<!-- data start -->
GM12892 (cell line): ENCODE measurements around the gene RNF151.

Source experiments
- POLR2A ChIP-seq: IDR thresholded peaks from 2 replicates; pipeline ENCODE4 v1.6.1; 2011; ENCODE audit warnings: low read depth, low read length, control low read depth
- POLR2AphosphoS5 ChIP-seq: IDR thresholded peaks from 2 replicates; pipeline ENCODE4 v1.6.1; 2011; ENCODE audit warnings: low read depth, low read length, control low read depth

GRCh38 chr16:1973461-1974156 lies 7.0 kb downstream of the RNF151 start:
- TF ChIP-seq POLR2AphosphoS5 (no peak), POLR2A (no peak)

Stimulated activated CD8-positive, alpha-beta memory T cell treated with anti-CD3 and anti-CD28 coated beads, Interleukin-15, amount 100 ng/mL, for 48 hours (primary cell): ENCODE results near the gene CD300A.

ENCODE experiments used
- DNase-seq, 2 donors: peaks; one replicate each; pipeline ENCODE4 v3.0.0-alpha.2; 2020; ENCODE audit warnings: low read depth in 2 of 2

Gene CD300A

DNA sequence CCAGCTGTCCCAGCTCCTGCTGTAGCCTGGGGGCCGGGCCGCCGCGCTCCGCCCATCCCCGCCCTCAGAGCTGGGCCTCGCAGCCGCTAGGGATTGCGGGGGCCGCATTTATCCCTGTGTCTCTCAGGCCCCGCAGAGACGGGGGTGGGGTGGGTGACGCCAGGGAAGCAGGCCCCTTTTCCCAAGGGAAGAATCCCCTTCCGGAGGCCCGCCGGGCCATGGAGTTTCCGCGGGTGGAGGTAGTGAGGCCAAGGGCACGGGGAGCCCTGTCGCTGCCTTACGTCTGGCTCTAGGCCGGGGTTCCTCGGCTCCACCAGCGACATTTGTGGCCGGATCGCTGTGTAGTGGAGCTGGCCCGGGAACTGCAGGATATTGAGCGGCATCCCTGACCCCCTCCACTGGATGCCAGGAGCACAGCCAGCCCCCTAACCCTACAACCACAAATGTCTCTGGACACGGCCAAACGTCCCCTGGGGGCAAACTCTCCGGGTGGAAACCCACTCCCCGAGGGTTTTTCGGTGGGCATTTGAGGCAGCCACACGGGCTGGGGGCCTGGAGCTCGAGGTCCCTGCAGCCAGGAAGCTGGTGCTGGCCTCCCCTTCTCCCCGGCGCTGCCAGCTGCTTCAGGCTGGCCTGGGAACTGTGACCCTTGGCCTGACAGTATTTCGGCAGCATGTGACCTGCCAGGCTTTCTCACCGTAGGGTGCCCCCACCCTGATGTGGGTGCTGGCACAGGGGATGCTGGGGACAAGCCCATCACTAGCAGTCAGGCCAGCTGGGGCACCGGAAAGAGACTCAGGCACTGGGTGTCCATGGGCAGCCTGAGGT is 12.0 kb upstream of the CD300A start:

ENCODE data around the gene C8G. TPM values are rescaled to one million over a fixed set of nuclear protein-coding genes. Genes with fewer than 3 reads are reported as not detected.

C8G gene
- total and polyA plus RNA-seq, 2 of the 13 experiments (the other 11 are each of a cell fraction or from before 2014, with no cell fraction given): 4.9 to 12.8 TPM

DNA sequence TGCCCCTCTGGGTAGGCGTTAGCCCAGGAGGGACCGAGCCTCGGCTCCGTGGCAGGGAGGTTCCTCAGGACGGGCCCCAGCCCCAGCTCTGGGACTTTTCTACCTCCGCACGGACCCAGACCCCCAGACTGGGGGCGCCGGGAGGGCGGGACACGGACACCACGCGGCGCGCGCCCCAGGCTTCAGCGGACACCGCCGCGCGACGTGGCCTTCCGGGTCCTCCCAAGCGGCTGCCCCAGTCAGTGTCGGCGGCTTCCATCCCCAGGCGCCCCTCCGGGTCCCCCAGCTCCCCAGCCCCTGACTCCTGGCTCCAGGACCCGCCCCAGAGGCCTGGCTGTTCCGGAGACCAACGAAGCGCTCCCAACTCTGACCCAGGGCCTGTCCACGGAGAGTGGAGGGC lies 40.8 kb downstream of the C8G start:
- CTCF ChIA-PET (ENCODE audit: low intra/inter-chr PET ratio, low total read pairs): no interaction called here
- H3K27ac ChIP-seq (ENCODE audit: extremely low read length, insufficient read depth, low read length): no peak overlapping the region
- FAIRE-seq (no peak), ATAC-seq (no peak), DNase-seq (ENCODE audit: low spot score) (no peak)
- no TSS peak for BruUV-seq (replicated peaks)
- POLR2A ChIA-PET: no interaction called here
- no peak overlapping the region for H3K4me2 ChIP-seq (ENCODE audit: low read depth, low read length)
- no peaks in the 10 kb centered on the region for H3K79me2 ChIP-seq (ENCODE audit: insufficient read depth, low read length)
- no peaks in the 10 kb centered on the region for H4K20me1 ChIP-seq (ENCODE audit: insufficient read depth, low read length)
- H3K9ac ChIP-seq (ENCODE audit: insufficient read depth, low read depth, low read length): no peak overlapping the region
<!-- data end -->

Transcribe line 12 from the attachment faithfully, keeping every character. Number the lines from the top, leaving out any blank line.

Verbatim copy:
ENCODE data around the gene C8G. TPM values are rescaled to one million over a fixed set of nuclear protein-coding genes. Genes with fewer than 3 reads are reported as not detected.